Although whaling was on its way out in the late 19th century, depriving New London of a trade it still identifies with today, the waterfront remained a fairly active one. Even today, several marinas, fishing boats, and charter services call the city home. State Pier sees regular visits from international merchant vessels and ferries run a regular route between Long Island, Block Island, and Fishers Island.
It only makes sense, then, that a chandlery specializing in outfitting these ships would keep a steady business. This week's item captures one such transaction in a long-running downtown business, Darrow & Comstock. It is offered by The Jumping Frog, the Hartford used bookstore that has a healthy collection of interesting documents and materials from Connecticut history available on eBay.
The bill from April of 1896 was written for the fishing smack Mama and records a sale of lines, hooks, and other materials. The total damage: $14.05. The letterhead notes how the company is acting as a ship chandlery while also providing engineer and contractor supplies. And, of course, that newfangled long distance telephone.
Darrow & Comstock had already been a New London institution for 20 years at the time they penned this bill. The chandlery began in 1876 as a supplier of both groceries and equipment for ships, with the grocery end eventually phased out. Traveling salesmen helped promote the company across the state and into New York. It all made the company name "a synonym for quality and economy with steamboat, ship and yacht owners, contractors and steamfitters along the Connecticut and in Long Island."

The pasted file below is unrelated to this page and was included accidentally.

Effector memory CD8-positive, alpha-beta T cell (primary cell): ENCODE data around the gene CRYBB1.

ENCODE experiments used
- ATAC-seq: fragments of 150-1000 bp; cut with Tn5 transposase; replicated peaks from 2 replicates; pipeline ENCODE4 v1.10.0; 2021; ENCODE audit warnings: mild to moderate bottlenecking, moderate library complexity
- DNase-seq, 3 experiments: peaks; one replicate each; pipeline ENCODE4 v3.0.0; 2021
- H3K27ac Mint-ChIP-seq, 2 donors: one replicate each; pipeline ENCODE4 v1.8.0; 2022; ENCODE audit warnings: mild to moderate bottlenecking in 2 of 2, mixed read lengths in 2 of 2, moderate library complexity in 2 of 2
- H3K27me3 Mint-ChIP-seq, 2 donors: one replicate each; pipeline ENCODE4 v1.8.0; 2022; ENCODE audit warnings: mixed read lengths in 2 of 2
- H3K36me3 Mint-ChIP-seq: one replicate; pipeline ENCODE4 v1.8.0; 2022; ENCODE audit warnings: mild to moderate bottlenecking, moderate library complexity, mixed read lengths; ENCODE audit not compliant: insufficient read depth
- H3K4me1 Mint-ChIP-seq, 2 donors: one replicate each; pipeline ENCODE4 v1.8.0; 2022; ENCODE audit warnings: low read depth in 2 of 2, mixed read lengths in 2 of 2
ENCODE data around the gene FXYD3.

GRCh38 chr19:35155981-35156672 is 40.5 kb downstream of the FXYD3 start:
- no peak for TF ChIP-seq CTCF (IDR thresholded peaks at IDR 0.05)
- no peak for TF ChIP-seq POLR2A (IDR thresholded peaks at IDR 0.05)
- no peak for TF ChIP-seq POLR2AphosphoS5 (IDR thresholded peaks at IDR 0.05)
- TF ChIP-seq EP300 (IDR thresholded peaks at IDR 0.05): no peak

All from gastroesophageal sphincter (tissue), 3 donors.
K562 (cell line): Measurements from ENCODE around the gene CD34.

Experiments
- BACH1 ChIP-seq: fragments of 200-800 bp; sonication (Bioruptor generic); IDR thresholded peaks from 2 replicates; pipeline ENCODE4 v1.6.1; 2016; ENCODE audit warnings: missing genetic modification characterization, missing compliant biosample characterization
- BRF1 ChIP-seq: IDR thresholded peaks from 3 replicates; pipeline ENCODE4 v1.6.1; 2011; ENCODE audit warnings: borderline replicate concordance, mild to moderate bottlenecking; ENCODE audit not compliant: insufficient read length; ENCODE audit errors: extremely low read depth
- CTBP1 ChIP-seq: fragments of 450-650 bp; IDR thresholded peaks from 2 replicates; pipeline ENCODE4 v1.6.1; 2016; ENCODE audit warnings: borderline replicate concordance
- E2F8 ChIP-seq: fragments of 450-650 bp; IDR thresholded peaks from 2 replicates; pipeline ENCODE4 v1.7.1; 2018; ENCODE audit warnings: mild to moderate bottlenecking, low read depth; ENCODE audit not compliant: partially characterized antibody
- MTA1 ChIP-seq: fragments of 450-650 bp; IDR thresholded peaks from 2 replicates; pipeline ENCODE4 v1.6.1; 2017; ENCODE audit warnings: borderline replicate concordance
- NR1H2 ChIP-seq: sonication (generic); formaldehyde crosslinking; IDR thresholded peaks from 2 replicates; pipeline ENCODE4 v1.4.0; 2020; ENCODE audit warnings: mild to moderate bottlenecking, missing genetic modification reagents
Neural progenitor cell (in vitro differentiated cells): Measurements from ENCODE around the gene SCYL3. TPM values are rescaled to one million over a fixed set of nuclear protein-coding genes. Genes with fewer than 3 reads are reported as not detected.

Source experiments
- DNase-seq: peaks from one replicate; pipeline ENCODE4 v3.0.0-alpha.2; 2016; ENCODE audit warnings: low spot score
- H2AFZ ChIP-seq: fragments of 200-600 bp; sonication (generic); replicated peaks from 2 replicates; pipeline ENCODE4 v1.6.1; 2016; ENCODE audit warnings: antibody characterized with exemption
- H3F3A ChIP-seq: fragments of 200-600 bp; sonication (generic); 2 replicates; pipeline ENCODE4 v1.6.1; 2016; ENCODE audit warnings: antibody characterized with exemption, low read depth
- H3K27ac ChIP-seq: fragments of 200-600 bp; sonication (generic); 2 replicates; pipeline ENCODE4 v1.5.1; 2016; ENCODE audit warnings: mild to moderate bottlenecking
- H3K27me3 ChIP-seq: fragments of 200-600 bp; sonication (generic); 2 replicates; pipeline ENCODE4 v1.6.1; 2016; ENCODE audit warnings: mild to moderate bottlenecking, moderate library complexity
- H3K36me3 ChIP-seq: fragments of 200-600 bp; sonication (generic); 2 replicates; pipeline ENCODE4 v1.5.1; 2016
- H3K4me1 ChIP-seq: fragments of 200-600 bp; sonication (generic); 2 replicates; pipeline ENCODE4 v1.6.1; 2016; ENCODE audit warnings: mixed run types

The company's address on the bill, 114 and 116 Bank Street, are the current locations of Hot Rod Cafe and Book-A-Zine. By the time the article was published noting Darrow & Comstock's 40th birthday, the company had moved to 94 and 96 Bank Street. Better known today as the Roberts Audio Video building, this is also the site where The Day got its start in 1881 in a second floor space.
This floor was later occupied by the Jibboom Club, founded in 1871 as an informal group of sea captains. Its incorporation in 1891 also saw regular meetings at club space above Darrow & Comstock, although disagreements with the company over building maintenance led the club to move to the Lawrence Building only three years later. Although the original Jibboom Club dissolved in 1959 due to shrinking membership, the New London Maritime Society has brought it back again as a way to meet for "maritime talk, good friends, and cookies." This takes place from 1 p.m. to 4 p.m. every third Tuesday at the Custom House Maritime Museum.
It is unclear exactly when Darrow & Comstock gave up the ghost. The 94 to 96 Bank Street address was still the home of the chandlery in 1962. When it did go out of business, it offered an opportunity for Roberts Audio Video to expand its own space in the building.
The bill measures eight and a half by seven inches. The starting bid is $9.99, with free shipping. The auction ends at about 9:03 p.m. tonight.